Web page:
San Diego has won its last eleven games after yet another mediocre start to the season. They have wrapped up a bye and a home playoff game, and a win would probably mean a matchup with the Colts for the AFC crown. San Diego has no problem with that.
Philip Rivers is an MVP candidate, LaDainian Tomlinson is running like the old LaDainian Tomlinson, and the defense keeps creating turnovers.
The Chargers are a team that nobody wants to face, regardless of what the Patriots and Jets/Bengals do one week prior to the matchup.
However, it is interesting to wonder how this bye week will affect the Super Chargers.
If the Chargers want to be Super, they must keep their winning streak going on until it reaches fourteen in a row, along with a Vince Lombardi trophy.
The Chargers might be looked upon in some circles as a Super Bowl favorite, but right now, that title belongs to the Indianapolis Colts.
There really isn't much to say about the Colts. They have the best quarterback in the league, their defense makes clutch plays, and the running game has shown potential.
However, the team has been centered around Peyton Manning, and when hasn't it been? He is the sole reason why the Colts were 14-0 before Jim Caldwell, their rookie head coach, decided to sit him in the second half against the Jets. The Colts lost the game, and a chance for perfection.
Still, the Colts have home field, and Manning is playing the best ball of his career. Anyone that beats Indianapolis in the playoffs should be considered an upset.
Unless, of course, you're San Diego.
For most of the New Orleans Saints' history, there has been unluckiness, heartbreak, and sadness.
Back in 2003, John Carney missed an extra point after the River City Relay play against the Jaguars. That point would have sent the game into overtime; if the Saints had won that game, they would have made the playoffs.
In 2005, Hurricane Katrina stuck New Orleans, and the Saints had to play in a different area for home games instead of the destroyed Superdome.
However, a inspiring run in 2006 set up some hope for Saints fans; maybe, the heartbreak and torture can end.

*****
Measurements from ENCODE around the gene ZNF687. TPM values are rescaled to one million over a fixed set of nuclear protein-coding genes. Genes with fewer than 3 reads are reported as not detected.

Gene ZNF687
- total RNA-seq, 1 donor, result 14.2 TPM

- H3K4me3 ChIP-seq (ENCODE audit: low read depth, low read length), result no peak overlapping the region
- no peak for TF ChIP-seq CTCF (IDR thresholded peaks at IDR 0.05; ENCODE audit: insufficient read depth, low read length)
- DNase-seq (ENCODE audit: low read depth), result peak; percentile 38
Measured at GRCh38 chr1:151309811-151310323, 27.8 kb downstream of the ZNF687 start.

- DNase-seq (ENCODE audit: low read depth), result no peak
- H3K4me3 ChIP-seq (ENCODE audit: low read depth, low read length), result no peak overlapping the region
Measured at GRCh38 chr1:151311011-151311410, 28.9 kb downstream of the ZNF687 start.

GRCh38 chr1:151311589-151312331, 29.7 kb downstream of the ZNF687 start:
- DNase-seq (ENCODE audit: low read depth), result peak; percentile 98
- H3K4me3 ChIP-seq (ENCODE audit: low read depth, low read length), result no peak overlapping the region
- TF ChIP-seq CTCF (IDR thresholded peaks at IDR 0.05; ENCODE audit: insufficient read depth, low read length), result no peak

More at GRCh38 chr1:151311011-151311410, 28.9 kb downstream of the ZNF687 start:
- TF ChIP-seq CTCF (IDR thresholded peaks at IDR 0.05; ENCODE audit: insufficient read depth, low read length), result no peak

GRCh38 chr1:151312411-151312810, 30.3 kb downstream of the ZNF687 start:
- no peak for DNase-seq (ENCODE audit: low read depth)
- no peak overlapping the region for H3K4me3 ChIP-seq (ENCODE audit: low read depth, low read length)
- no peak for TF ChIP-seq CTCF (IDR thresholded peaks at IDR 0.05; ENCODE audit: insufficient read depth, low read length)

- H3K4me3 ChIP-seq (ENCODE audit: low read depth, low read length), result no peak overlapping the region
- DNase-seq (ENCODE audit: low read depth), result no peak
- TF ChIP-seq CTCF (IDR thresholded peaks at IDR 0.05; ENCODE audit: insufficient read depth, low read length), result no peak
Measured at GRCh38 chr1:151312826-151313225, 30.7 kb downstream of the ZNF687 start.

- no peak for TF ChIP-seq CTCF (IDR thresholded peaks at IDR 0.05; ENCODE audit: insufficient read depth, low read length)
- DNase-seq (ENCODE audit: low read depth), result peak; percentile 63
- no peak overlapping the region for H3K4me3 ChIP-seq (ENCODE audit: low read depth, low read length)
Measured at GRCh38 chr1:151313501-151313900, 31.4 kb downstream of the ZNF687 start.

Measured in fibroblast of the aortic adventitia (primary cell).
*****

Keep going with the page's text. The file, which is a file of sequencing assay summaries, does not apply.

After two disappointing seasons in 2007 and 2008, 2009 was by far the most successful for the Saints. They started off 13-0, and had one of the most potent offenses in years.
Drew Brees was an MVP candidate early on in the season, the running game was one of the best in the game with Pierre Thomas and Reggie Bush, and the defense was opportunistic and game-changing.
But while the wins kept piling on, the blowouts stopped. The Saints needed a missed chip-shot field goal by the Redskins to tie the game up and win in overtime to keep their undefeated season. The Saints struggled against Atlanta and Carolina, but got wins.
However, the party ended in an upset loss to the Dallas Cowboys. Then, two more losses to the Buccaneers and the Panthers closed out a bad ending to the regular season. 13-3 is great, but not when the three losses were going into the postseason.
Still, the Saints have home field in the NFC, and have the bye week to fix some issues. There is still hope for Saints fans that these Saints will win the Super Bowl. It could still be destiny for a "star-crossed" franchise.
Do you know who the Minnesota Vikings are?
Well, I don't.
They are the team that has the most questions to answer going into the divisional round game.
It all started off great for Minnesota, having the most balanced offensive attack in the league, combined with the stingiest defensive line in football.
However, ever since Brett Favre threw the game winning touchdown pass against the San Fransisco 49ers, the offense has morphed from Adrian Peterson-happy to Brett Favre-happy.
The 40-year-old gunslinger still has the rocket arm, but going down the stretch of the regular season, there really has not been a balanced attack.
Brad Childress and Brett Favre probably want to kill each other now, but now is not the time. They have a playoff game to worry about.
That is what makes Minnesota so mysterious. They are as good as any team in the league, and could definitely win the Super Bowl, but it is up to Favre to come alive again and direct his team to a Super Bowl title that has eluded the franchise forever.
The old guy could break the hex on the Vikings. The team just needs to find an identity and stick with it. They cannot stay mysterious forever.